Tough Talks in Athens Greece Expects a Second Debt Haircut

Greece is expecting a second debt haircut from its European creditors following the German election, the country's economy minister said on Tuesday. First, though, Athens must prove that it has done enough to receive the next tranche of badly needed bailout money.


With German elections just three months away, Berlin is eager to avoid any talk about yet another debt haircut for ailing Greece. Indeed, German Finance Minister Wolfgang Schäuble ruled out such a possibility just last week. It is clear, he said, "that we aren't going to undertake such a debt reduction."

This week, though, with Athens' international creditors once again in town to check up on the country's reform progress prior to the release of the next €8.1 billion tranche of aid money, Greek Economy Minister Kostis Hatzidakis say he believes that such a debt haircut is coming.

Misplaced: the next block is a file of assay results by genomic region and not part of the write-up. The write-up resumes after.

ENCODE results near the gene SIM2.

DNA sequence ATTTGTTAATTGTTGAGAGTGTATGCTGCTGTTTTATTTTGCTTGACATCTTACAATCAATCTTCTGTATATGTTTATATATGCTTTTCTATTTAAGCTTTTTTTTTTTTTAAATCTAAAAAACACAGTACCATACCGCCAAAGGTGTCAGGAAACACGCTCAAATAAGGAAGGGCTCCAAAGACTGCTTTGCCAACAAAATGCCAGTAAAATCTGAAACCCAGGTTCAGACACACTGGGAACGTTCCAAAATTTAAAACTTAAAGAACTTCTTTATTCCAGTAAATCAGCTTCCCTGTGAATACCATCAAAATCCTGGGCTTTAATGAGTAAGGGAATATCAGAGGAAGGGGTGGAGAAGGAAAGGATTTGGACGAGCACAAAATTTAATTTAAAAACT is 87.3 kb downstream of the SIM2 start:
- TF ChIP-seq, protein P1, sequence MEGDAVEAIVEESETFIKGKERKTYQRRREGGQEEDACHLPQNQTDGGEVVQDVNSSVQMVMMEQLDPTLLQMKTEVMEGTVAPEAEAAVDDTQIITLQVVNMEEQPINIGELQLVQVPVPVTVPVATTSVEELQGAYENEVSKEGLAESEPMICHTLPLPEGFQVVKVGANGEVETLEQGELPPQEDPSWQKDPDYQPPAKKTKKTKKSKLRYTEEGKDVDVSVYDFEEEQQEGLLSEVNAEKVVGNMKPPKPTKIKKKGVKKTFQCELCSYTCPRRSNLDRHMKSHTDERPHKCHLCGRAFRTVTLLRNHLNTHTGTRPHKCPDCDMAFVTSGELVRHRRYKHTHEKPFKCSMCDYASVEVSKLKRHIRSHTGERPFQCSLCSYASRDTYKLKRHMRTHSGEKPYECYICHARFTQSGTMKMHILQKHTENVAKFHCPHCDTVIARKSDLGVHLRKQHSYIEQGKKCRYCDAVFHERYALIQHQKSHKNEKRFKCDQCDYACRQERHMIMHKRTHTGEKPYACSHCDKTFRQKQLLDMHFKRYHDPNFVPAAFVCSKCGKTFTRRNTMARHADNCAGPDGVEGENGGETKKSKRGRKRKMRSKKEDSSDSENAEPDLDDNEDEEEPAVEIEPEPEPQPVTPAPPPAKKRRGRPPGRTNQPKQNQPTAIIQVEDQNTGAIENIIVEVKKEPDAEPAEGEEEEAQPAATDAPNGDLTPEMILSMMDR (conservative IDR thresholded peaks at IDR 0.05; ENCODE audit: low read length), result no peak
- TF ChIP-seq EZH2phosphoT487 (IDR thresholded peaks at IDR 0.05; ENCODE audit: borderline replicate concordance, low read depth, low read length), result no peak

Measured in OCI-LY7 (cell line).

"If we are reliable and make progress, I am certain that our partners will demonstrate their solidarity with Greece," Hatzidakis told German daily Die Welt on Tuesday when asked if he thought that the EU would consider forgiving some of the country's debt.

The comments are a continuation of the bitter dispute last fall between European Union leaders and the International Monetary Fund about the long-term sustainability of Greek debt. The IMF was demanding measures to ensure that the country's debt load had shrunk to 120 percent of GDP by 2020 -- a level that would almost certainly require that Athens' creditors forgave some of that debt. Germany led the opposition, partly out of concern for how it would play among voters ahead of this year's general election.

For the moment, of course, the question of a debt haircut remains academic, particularly this week. Representatives from Greece's troika of lenders -- the EU, the IMF and the European Central Bank -- are back in Athens to determine whether Greece has made satisfactory reform process.

Unsatisfactory Reform

And according to a Reuters report on Tuesday morning, they are not happy with what they have found. Following an unsatisfactory Monday report on the country's progress toward privatization goals and public sector reform, troika officials have given the country three days to put together a new report, to be presented on Friday, Reuters reported, citing four unnamed euro-zone officials. European Finance Ministers are scheduled to meet next Monday to discuss the release of the next tranche of liquidity.